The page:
|Judaism||Germany||1943||Sawyer, Robert J. Frameshift. New York: Tor (1998; c. 1997); pg. 13.||Pg. 13: "Only forty meters away, a band of Jewish musicians played at gunpoint, their songs meant to drown out the cries of the dying, the rumble of the diesel engine in the Maschinehaus insufficient to fully mask the sound. "; Pg. 16: "There could be no doubt: the Nazis intended to kill every single Jew, to wipe them all off the face of the earth. " [Many refs. to Jews and Nazi oppression of Jews, not in DB. One significant character is Jewish, as are some minor characters. Chapter 1, pg. 13-20, takes place in a Nazi death camp in Germany, and depicts an escape attempt by the Jewish prisoners in which hundreds of Jews are killed but a few escape.]|
|Judaism||Germany||1944||Turtledove, Harry. Worldwar: Striking the Balance. New York: Del Rey (1996); pg. 6.|| "Even under the flag of truce, Mordechai Anielewicz felt nervous about approaching the German encampment. After starving in the Warsaw ghetto, after leading the Jewish fighters of Warsaw who'd risen against the Nazis and helped the Lizards drive them out of the city, he was under no illusions about what Hitler's forces wanted for his people: they wanted them to vanish from the face of the earth.
But the lizards wanted to enslave everybody, Jews and goyim alike. The Jews hadn't fully realized that when they rose against the Nazis. " [Extensive refs. to Jews and Judaism throughout the novel, including many major characters. Jews are the novel's most prominently featured real-world religious group.]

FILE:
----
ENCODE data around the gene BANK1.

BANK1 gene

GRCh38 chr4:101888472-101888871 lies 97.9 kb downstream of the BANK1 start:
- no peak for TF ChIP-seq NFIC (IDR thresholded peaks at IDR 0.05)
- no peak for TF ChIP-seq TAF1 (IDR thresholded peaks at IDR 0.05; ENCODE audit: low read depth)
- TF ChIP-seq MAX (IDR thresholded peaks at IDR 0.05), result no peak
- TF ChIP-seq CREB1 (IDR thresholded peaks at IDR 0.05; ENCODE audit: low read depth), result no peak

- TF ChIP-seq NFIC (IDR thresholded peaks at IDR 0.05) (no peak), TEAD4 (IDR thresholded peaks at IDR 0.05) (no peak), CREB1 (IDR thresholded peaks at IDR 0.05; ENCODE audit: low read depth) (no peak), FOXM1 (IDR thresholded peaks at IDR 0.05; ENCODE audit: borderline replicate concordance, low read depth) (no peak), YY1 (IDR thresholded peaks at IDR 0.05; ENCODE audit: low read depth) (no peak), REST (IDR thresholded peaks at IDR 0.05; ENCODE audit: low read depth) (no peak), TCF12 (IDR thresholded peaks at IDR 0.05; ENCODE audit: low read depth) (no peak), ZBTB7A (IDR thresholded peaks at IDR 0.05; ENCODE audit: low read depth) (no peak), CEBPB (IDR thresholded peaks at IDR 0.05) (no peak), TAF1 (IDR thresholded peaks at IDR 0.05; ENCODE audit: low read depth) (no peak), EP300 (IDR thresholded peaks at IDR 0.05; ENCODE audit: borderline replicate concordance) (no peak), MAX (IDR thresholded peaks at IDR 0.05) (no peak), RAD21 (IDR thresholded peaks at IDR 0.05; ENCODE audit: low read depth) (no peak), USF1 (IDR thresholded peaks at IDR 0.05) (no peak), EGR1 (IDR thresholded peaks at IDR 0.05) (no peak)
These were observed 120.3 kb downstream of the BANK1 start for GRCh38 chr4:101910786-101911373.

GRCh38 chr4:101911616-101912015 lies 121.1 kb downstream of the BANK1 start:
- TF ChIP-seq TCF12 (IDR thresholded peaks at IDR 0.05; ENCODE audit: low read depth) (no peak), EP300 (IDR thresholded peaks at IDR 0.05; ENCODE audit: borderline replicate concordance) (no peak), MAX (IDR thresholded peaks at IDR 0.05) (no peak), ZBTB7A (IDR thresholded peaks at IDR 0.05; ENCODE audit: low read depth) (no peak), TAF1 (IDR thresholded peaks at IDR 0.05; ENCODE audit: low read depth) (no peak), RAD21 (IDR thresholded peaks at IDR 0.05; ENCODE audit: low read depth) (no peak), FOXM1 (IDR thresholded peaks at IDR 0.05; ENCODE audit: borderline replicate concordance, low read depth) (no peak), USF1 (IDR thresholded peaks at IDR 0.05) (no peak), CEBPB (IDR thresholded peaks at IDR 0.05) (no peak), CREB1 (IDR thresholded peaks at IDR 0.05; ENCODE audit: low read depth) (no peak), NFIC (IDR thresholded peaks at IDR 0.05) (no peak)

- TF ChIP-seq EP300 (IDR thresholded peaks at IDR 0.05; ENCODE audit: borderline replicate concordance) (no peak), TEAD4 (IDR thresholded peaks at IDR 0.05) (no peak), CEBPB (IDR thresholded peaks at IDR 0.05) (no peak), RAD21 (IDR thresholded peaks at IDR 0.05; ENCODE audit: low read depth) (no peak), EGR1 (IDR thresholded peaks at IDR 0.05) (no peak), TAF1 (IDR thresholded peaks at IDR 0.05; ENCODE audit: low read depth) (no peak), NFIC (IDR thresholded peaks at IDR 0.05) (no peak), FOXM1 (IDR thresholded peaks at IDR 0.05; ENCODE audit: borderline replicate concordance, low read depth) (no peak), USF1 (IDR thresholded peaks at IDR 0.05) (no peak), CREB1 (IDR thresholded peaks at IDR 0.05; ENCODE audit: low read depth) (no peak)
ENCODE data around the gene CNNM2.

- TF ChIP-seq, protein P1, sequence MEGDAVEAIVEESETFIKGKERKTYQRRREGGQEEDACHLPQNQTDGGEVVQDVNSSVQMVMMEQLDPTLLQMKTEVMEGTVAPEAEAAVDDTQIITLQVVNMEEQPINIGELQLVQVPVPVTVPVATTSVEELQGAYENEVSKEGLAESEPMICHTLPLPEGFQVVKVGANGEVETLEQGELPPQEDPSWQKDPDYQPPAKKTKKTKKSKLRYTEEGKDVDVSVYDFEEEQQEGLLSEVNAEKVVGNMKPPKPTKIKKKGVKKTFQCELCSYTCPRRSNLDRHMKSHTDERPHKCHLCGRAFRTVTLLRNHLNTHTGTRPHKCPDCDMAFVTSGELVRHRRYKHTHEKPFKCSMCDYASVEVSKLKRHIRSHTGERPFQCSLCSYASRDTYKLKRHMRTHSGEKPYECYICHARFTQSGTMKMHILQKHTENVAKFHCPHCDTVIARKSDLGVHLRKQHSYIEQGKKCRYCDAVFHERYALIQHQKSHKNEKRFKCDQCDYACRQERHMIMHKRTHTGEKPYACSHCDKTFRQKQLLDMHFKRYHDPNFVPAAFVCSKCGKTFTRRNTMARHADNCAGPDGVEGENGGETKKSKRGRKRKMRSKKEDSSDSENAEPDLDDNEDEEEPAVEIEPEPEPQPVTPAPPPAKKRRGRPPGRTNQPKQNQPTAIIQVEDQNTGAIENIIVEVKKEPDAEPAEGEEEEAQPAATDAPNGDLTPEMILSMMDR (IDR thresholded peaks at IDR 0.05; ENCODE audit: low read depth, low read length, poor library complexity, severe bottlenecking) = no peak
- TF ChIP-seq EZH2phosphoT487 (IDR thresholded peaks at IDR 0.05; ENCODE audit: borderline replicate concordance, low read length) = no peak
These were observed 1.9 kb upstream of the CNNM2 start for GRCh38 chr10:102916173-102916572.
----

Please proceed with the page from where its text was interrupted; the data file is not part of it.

|Judaism||Germany||1944||Vonnegut, Kurt. Slaughterhouse-Five. New York: Random House (1999; c. 1969); pg. 71.||Pg. 71: "The captain was a chaplain. He was a rabbi. He had been shot through the hand. "; Pg. 73: "Billy closed his eyes. When he opened them, he was back in World War Two again. His head was on the wounded rabbi's shoulder. A German was kicking his feet, telling him to wake up, that it was time to move on. "|
|Judaism||Germany||1945||Byrne, John. Wonder Woman: Gods and Goddesses. Rocklin, CA: Prima Publishing (1997); pg. 59.||"Esther Schorr had weathered many things in her life, many crushing blows that might have annihilated a lesser soul. As a girl she had survived the Final Solution Adolf Hitler and his Nazis attempted to work upon her people. "|
|Judaism||Germany||1972||Dick, Philip K. The Dark-Haired Girl. Willimantic, CT: Mark V. Ziesing (1988; c. 1972); pg. 63.||"Heine, the great Jewish-German poet, wrote: "|
|Judaism||Germany||1986||Anderson, Jack. Control. New York: Kensington Publishing Corp. (1988); pg. 238.|| "'...used to be high in Mossad . . . Israeli intelligence. Mossad keeps a silent watch on shadowy Germans.'
'Is Thyssen a neo-Nazi?' Charles asked, raising his brows.
...'Have you ever heard of an organization called Bund fur das Neues Deutschtum . . . BND?' Bert resumed.
Charles shook his head but leaned forward as a signal that he wanted to hear about it.
Bert spoke in a low voice. 'How do you define Nazi?' he asked. 'Or neo-Nazi? One thing the BND is not is anti-Semitic. As our Mossad contact points out, there aren't enough Jews left in Germany to fuel the old anti-Semitic sentiments. In fact, the new generation of Nazi types tend to fear--even secretly admire--the Israelis. No, Mossad does not regard the Bund fur das Neues Deutschtum as anti-Semitic. But it is anti-democratic.' "
|Judaism||Germany||2001||Stroyar, J.N. The Children's War. New York: Pocket Books (2001); pg. 484.||"The German-speaking Jews who had worked on modern physics in the beginning of the twentieth century were nowhere mentioned. Indeed, modern physics, with all its technological wonders and horrors, got rather short shrift. Clearly the regime was still of two minds about this wild, uncontrollable, and yet powerful tool. It had been derided as Jewish voodoo science in the beginning of the twentieth century, but the nuclear weapons it had produced were all too enthusiastically used in the middle. " [Some other refs., e.g. pg. 34, 378, 401, 412.]|
|Judaism||Germany||2314||Steele, Allen. Chronospace. New York: Ace Books (2001); pg. 91.||Pg. 91: "The brown shirt's eyebrows raised a little. 'Amerikaner?' he asked, and smirked with contempt when Franc nodded. 'Amerikan Juden?'